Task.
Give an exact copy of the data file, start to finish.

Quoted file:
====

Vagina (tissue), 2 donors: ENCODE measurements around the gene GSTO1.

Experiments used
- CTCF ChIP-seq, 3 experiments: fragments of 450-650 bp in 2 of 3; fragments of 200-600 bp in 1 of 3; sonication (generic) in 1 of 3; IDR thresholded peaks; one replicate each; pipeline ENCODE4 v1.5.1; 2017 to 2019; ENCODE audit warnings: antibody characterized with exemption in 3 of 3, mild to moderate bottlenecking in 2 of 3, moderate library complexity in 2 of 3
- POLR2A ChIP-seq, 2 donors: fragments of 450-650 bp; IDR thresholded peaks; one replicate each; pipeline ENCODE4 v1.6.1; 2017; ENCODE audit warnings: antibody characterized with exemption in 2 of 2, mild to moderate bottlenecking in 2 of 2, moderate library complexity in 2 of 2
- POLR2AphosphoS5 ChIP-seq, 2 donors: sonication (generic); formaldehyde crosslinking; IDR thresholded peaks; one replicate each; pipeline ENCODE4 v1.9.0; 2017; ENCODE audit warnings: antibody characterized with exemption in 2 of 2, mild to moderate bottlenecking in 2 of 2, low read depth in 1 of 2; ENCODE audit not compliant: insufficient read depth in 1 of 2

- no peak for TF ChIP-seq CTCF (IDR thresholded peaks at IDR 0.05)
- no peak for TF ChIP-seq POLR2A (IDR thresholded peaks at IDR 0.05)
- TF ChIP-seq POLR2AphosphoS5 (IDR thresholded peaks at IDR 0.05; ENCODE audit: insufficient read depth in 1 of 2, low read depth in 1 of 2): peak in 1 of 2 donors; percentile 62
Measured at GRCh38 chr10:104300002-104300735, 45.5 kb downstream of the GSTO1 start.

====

Vagina (tissue), 2 donors: ENCODE measurements around the gene GSTO1.

Experiments used
- CTCF ChIP-seq, 3 experiments: fragments of 450-650 bp in 2 of 3; fragments of 200-600 bp in 1 of 3; sonication (generic) in 1 of 3; IDR thresholded peaks; one replicate each; pipeline ENCODE4 v1.5.1; 2017 to 2019; ENCODE audit warnings: antibody characterized with exemption in 3 of 3, mild to moderate bottlenecking in 2 of 3, moderate library complexity in 2 of 3
- POLR2A ChIP-seq, 2 donors: fragments of 450-650 bp; IDR thresholded peaks; one replicate each; pipeline ENCODE4 v1.6.1; 2017; ENCODE audit warnings: antibody characterized with exemption in 2 of 2, mild to moderate bottlenecking in 2 of 2, moderate library complexity in 2 of 2
- POLR2AphosphoS5 ChIP-seq, 2 donors: sonication (generic); formaldehyde crosslinking; IDR thresholded peaks; one replicate each; pipeline ENCODE4 v1.9.0; 2017; ENCODE audit warnings: antibody characterized with exemption in 2 of 2, mild to moderate bottlenecking in 2 of 2, low read depth in 1 of 2; ENCODE audit not compliant: insufficient read depth in 1 of 2

- no peak for TF ChIP-seq CTCF (IDR thresholded peaks at IDR 0.05)
- no peak for TF ChIP-seq POLR2A (IDR thresholded peaks at IDR 0.05)
- TF ChIP-seq POLR2AphosphoS5 (IDR thresholded peaks at IDR 0.05; ENCODE audit: insufficient read depth in 1 of 2, low read depth in 1 of 2): peak in 1 of 2 donors; percentile 62
Measured at GRCh38 chr10:104300002-104300735, 45.5 kb downstream of the GSTO1 start.